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Review of Erika Robuck's 'Fallen Beauty'

This fictional account of poet Edna St. Vincent Millay celebrates the life worth lived. 

fallenbeautyThere’s nothing like a good historical fiction novel, blending elements of fact and imagination seamlessly into a medium that simultaneously informs and entertains. Erika Robuck, known for her earlier novels Call Me Zelda and Hemingway’s Girl, recreates the societal tension of the late twenties and early thirties, encompassing the sharp-toothed glamour of the sophisticates, the worrisome edge of the Depression’s horizon, and deep-rooted lyricism of the infamous poet Edna St. Vincent Millay. The novel is split between two female characters. The first is Laura Kelley, a talented seamstress and Chatham, New York’s own version of The Scarlet Letter’s Hester Pryne; the other, the poetess herself, known lovingly as “Vincie.”

Laura, in the wake of an accidental pregnancy, a cowardly lover’s abandonment and newfound orphanhood, struggles to make ends meet while caring for her beloved daughter, who both delights and reminds her daily of her lover’s absence. Chatham, run by a society of women who value above all a straight-laced and oftentimes cruel morality, considers Laura an outcast due to her out-of-wedlock child. Laura is torn between her natural gravitation toward gaiety and open-mindedness, and premature motherhood and all the restrictions and responsibilities that go along with the position. She is a conflicted woman whose affinity for design eventually creates both a problem and a pleasure for her, in the form of an eager and scandalous benefactress.

Millay, a well-known bisexual and nymphomaniac, is attracted to the fair Laura, as well as interested in her obvious talent for clothesmaking. Millay is portrayed as a deeply disturbed and wonderfully talented woman used to wild abandonment, excess and to getting her way in all matters. Time has crept up the hills to her infamous Steepletop residence — a glorious playground for the wicked, the beautiful and those who shirk off societal rules, childishly and charmingly. It is where she and her doting husband, Eugen, wile away the hours by drinking, copulating and writing. Millay’s passages are generally over-wrought dramatic monologues that seem in keeping with the poet’s grandiose views of life and love. She is violently lyrical, her words ornate and symbolic, harkening to the syntax of Greek poems, while Laura’s language is far more direct, deeply rooted in the day-to-day small cruelties that she is forced to endure due to her status as a single mother.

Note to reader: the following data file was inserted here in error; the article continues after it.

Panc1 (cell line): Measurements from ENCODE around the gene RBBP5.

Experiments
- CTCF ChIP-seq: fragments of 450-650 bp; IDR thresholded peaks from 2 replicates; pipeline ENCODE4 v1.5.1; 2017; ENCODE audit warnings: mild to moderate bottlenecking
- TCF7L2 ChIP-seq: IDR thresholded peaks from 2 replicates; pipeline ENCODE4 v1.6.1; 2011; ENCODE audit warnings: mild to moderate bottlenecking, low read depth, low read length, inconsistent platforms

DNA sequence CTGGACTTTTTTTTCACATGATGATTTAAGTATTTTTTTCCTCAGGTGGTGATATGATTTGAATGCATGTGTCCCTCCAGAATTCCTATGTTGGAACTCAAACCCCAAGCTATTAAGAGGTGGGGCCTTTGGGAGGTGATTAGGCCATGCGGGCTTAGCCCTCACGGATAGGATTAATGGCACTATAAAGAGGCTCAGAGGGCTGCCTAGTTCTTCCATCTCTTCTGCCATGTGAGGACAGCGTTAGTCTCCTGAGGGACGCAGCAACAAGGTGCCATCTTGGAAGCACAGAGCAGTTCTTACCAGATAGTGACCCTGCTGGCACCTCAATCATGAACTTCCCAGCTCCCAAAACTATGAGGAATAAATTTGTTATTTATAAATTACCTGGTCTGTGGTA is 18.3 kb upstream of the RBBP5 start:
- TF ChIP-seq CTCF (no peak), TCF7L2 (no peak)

I was surprised that the novel took such an interest in Laura’s life. Laura is fictionalized, and I found it interesting that Robuck decided to put emphasis on this dramatized account of another, in a novel written for and about Millay. Not to say that Laura’s story is a letdown; it isn’t. It provides the main catalysts for the story, while Millay’s own narrative punctuates it. Millay does too have a story, but it’s far more an internal thing, dealing with her struggling grasp on her various lovers and her poetry. It’s more an unending lamentation for Vincie’s own demons and vices than actual plot-driven sequences. She doesn’t drive the story because she is the story. She shows herself as cruel, funny, deeply sardonic and in her own way an innocent: “a woman child,” as Laura says at one point. She is caught between strong passions and a willful desire to encompass everything she covets, no matter the risks.

It’s an interesting set-up for a novel in that it isn’t a novel strictly about Millay’s story, but about her accidental and inevitable influence on everything around her — and the surprising changes she accidentally makes in a young woman’s life. Through Millay’s own reckless abandon of rule-following, she inadvertently teaches Laura the true gift and ultimate freedom of seeking one’s happiness, of embracing her “fallen woman” status and gleaning something pure from its ashes. Fallen Beauty is about Millay’s external image and packaging: the self-titled priestess, duchess, madwoman and witch who brought equal measures of pleasure and insight, pain and turmoil to the lives around her and to the lives that read her.

Oh, if I could just burn with perpetual word-giving fever, and never have to deal with the menial tasks of the living. – Millay, page 111

This novel isn’t a biographical account of Millay, but a fictional story where she plays a key role in helping another highly-gifted woman find her voice after many years of unwarranted punishment, both self-inflicted and undeservedly given. The story celebrates art in its many, unfolding forms, its aesthetic sense. I also believe that Robuck was attempting to refashion a scenario that portrayed Millay’s empowerment of women during this time — a period of history that while still ruled by patriarchy, femininity was loosening itself from the strict gender order and allowing voices like Millay’s own to shine.

It’s a beautiful novel that celebrates the life worth lived: love, family, the artistic inclination, the “role” in a household that goes beyond homemaker and wife into something deeper and fresher. Some may be put off by the histrionics of Millay, but I think she is written in this way to further separate her from others. Hers is the voice of poetry — not logic, not reason, not morality — and within that voice, Robuck tries to refashion the woman and legend, making her terribly flawed but also a voice that, try as you might, you can never un-hear.

This review is part of our coverage for National Poetry Month. Poetry lovers can also enjoy a poem a day through April in our Southern Voice section and look forward to interviews with Southern poets in the coming weeks.

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